I’ve worked with many job seekers that lost a job and all their confidence with it. They take a job loss as a definitive statement of their value as a professional. Somehow, they feel that getting fired once more than cancels out every success and achievement they have had in their career.
It should be clear to anyone that being fired does not reverse every success a person has achieved in their career. In speaking with job seekers, virtually all of them will say they understand that a job loss is not the end of their career. Despite this, many act as if they truly believe it.
A loss of self-confidence may be the biggest obstacle to finding a job. Candidates that have little confidence fail to talk about their accomplishments. They also tend to present their limitations much more than other candidates. As you can expect, a candidate that focuses on their limitations and not their accomplishments will rarely win out.
If you can’t get excited about your work experience, you won’t be able to get a hiring manager excited about it. For most people, this is a temporary reaction to losing their job. The key is working through these self-doubts before you interview.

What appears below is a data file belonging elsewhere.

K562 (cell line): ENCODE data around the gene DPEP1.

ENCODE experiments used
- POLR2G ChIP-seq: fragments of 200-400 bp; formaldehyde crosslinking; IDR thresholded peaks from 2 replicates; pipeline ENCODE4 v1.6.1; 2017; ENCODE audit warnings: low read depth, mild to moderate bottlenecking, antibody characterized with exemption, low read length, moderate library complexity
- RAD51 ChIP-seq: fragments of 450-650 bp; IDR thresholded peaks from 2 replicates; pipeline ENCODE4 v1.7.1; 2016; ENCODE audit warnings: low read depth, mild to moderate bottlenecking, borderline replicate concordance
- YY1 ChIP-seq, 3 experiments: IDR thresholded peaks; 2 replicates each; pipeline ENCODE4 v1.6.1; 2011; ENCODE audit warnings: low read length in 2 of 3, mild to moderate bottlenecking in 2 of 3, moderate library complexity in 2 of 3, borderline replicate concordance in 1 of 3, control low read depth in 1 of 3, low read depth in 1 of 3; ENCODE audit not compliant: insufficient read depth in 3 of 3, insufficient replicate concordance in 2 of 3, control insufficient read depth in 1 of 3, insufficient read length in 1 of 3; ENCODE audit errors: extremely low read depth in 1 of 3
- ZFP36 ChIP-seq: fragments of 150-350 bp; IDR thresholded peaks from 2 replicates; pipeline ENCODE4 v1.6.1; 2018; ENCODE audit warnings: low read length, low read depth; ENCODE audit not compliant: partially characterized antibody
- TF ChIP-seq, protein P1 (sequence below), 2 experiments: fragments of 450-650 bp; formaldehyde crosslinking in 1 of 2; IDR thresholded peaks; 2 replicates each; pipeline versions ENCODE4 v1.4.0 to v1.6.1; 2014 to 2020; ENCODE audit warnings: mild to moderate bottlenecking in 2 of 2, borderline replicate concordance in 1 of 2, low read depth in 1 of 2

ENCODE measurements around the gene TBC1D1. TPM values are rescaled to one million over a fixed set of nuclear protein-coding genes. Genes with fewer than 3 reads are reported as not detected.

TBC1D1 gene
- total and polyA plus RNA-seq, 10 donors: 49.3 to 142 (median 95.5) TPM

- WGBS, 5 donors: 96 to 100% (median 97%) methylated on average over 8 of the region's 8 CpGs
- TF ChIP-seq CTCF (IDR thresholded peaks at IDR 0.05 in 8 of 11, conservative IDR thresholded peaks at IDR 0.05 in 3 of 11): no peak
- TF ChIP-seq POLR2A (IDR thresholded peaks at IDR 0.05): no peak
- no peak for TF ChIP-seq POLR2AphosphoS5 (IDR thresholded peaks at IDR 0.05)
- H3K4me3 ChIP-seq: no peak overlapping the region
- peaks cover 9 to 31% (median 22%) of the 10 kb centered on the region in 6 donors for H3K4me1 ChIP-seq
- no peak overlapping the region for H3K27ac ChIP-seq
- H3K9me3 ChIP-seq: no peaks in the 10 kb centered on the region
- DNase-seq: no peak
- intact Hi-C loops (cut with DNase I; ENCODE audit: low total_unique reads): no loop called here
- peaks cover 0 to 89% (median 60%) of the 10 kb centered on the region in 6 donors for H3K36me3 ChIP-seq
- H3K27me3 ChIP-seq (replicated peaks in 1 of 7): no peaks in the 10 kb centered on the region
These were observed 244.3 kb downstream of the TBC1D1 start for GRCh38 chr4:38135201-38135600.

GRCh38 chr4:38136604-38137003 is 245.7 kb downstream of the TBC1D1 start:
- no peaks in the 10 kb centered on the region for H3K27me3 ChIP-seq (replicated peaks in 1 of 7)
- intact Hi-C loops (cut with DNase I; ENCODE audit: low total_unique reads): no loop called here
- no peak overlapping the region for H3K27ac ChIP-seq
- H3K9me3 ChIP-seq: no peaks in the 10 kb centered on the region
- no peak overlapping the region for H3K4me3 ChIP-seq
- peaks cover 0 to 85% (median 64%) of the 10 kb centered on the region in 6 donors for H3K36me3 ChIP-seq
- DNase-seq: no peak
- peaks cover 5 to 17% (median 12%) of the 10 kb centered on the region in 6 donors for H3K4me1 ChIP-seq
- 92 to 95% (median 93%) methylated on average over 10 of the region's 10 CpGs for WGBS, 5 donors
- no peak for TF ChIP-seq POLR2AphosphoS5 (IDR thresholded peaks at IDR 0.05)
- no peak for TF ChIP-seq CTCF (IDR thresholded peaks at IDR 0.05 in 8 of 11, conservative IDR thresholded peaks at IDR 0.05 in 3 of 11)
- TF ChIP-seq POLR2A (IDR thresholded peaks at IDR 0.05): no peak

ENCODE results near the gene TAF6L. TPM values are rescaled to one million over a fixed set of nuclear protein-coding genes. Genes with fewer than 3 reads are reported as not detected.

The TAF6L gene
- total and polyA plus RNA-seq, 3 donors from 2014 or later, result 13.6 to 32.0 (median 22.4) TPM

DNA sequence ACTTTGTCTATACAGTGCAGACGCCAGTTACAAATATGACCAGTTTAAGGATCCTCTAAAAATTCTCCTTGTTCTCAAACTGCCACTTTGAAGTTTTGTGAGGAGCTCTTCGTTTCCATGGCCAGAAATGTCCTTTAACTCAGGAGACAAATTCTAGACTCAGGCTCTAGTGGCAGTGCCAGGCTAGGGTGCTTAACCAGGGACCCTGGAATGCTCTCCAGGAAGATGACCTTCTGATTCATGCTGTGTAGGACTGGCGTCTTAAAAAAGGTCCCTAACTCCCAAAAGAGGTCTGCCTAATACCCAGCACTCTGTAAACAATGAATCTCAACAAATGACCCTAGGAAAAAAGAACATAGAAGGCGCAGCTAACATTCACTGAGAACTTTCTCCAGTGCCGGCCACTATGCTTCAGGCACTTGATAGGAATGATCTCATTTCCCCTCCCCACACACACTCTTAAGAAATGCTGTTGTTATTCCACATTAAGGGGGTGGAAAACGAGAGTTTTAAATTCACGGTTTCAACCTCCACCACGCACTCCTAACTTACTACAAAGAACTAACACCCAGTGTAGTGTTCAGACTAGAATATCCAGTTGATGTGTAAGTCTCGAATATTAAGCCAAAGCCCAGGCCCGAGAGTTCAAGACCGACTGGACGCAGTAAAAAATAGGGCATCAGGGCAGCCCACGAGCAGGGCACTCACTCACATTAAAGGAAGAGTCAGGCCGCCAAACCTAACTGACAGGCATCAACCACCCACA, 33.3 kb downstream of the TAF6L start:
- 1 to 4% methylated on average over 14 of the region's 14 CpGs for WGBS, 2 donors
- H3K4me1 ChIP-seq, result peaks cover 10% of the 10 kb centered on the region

Review your past successes. Focus on the times when you were successful. Work on getting comfortable talking about your successes. This may sound easy, but for many people it can be very difficult. Often, talking with past co-workers can be a huge benefit. They will remember and recognize the successes you have achieved. Getting fired can make a person feel embarrassed and withdraw from their professional relationships. Don’t make this mistake.
Networking is the most effective search strategy. Withdrawing from relationships makes it impossible to network and will drag out your search.
Some individuals will experience more than just reduced self-confidence. Depression can set in after losing a job. A job loss can be one of the most stressful life events. If you have feel paralyzed with anxiety or despair, talk with a medical professional.